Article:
As trees mature, their branches can become so heavy that the trunk can't support their weight. This puts stress on the trunk, increasing its risk of falling. This can lead to injury and property damage.
What is tree cabling?
Cabling is a method of stabilizing a tree that is growing in an unsustainable manner. High-strength cables connect a compromised limb and a stronger limb to limit movement. The cable is flexible and doesn’t restrict movement or growth. This creates a support system for weak branches and guides a tree’s growth in the right direction.
Candidates for cabling include trees with trunks growing in opposite directions. Multi-trunked trees can result from storms or age and appear to be V- or U-shaped. This split creates a weak area that can cause healthy trees to deteriorate.
While tree cabling seems simple, you’ll need to hire a professional. After you contact an arborist, here's what to expect:
- First, the arborist will drill a hole into the compromised limb and the stronger limb. A cable is then cut to the right length and thread through both holes
- The arborist will use a pulley system to pull the stems together until the cable is taught. If the cable is too tight, it'll put more strain on the weak tree limb. If the cable is too loose, it won't provide the right support. Once the arborist finds the right position, they'll set it and add a finishing cap.
Benefits of tree cabling
Inclement weather and structural failure can bring the healthiest of trees toppling down. Adding support to compromised trees can save both your home and landscape.As trees grow, limbs can overextend as they struggle to find sunlight and nutrients. One compromised limb can endanger the entire tree, causing splits and weak spots.When trees have split or cracked limbs, decay, or a poor root system, there’s risk of structural failure. Improper pruning can also lead to structural failure. When these weak areas fail, large limbs or entire trees may come crashing down. Cables redistribute the weight, allowing the limbs to support each other.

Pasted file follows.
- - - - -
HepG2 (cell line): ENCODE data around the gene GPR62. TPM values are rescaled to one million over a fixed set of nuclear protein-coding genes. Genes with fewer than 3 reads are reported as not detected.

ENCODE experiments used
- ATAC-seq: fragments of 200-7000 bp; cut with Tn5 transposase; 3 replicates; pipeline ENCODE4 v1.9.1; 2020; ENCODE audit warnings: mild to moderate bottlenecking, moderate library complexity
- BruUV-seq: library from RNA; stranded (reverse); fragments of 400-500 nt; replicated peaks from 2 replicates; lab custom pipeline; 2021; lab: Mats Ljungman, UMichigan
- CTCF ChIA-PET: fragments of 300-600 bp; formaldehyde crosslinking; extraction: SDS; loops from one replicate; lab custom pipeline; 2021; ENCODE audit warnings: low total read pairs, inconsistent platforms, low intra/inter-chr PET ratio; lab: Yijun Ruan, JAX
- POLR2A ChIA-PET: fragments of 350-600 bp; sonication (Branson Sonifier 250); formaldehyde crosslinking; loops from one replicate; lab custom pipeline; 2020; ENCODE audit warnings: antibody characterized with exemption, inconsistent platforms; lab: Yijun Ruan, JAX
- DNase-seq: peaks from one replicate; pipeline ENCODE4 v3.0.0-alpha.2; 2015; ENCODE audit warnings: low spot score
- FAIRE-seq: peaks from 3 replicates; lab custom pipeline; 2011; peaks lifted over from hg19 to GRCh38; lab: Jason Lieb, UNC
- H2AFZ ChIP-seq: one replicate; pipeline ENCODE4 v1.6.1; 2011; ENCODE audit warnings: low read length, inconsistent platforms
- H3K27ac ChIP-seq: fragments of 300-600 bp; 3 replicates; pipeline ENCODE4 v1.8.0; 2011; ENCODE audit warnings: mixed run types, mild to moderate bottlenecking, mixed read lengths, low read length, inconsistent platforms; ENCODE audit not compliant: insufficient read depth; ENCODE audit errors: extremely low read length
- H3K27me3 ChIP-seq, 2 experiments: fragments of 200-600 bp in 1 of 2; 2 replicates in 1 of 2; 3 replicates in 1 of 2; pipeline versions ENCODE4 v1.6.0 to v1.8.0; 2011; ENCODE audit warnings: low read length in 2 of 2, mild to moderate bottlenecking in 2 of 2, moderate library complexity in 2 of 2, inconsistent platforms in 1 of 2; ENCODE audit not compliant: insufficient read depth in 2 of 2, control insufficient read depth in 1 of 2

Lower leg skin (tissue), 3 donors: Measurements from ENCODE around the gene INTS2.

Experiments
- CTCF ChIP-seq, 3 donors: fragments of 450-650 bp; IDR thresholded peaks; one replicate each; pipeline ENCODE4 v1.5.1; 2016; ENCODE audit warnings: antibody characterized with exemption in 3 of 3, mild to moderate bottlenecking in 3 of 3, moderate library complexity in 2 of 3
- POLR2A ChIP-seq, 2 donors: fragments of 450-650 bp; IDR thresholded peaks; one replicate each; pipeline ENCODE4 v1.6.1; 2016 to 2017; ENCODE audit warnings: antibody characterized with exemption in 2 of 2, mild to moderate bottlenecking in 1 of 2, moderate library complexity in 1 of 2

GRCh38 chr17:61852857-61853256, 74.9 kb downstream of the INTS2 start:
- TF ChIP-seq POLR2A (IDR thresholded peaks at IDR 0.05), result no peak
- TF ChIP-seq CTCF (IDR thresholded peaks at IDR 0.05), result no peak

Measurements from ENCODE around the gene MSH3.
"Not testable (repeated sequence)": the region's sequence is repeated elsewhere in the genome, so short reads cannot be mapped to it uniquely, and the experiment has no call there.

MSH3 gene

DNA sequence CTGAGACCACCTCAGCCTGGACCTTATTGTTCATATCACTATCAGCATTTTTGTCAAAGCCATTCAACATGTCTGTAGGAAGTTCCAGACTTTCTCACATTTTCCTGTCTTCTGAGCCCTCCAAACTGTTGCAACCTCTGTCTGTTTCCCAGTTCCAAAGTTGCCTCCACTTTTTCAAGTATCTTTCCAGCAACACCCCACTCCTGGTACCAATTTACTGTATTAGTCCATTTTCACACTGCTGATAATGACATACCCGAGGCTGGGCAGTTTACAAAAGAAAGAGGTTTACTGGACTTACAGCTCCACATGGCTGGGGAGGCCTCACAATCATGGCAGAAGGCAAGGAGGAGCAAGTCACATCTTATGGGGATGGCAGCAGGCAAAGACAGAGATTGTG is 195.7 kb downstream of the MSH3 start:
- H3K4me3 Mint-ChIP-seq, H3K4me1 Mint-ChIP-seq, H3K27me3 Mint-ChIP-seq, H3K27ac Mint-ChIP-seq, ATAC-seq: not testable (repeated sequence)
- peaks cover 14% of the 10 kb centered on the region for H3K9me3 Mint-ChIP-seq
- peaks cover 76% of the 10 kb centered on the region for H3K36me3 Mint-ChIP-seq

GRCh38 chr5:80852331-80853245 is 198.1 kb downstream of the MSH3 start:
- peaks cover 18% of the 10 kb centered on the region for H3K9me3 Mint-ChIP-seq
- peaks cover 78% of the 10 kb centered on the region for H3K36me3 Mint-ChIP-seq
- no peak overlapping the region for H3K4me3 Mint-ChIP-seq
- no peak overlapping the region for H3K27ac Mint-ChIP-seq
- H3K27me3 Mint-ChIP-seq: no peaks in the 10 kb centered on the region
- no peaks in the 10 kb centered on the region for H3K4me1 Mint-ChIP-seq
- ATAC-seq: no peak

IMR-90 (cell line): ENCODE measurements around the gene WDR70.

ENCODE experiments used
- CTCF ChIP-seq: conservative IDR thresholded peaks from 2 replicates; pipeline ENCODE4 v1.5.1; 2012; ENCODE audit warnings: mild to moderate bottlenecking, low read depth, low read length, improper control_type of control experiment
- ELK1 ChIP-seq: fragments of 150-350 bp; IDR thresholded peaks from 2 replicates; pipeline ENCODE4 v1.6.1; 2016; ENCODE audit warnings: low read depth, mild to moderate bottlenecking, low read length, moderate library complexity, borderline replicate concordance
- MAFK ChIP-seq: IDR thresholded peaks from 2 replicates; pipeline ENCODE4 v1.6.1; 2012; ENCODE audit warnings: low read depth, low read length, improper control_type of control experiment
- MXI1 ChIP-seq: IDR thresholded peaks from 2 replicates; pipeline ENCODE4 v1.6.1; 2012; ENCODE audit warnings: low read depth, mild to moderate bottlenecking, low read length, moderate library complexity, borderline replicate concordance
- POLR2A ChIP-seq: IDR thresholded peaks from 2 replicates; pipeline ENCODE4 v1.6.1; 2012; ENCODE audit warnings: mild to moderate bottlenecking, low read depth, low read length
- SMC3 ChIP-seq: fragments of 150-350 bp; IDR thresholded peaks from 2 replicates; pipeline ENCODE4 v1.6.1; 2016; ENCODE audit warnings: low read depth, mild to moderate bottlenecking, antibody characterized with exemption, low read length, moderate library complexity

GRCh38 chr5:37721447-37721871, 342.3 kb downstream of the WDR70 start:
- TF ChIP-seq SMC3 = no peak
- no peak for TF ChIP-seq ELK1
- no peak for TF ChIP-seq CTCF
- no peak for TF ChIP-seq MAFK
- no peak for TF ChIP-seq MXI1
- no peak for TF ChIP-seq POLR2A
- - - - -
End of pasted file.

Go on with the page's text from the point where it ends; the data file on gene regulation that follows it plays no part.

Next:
Cabling can prevent long-term problems like inefficient growth and weak branches.A tree with a compromised trunk or branch is like a human with a cut on their skin. In the same way that an open wound is an entrance point for bacteria, damaged trees let in harmful fungi. Proper cabling can help a tree close the wound and keep it healthy.If you notice weak spots or crotches, tree cabling can reduce the risk of limb failure. This is true even if the tree is healthy. Cables can prevent future problems by reducing stress from wind, ice or snow, and foliage.
Tree cabling can preserve the existence of a damaged or weak tree. Cables restore trees damaged by storms, construction work, or extreme temperatures. Cabling can maintain what’s left of the healthy structure of the tree and protect it from future damage.Not only can cabling preserve a tree’s structure, it can also preserve its appearance. Limbs on large trees will grow in various directions. If a tree loses a limb, it will appear unbalanced and nonsymmetrical. Cables encourage trees to grow in the right direction and establish stability.Some trees have overextending limbs because they're reaching for the light. In an urban environment this can be of concern as they pose a potential threat to people and property.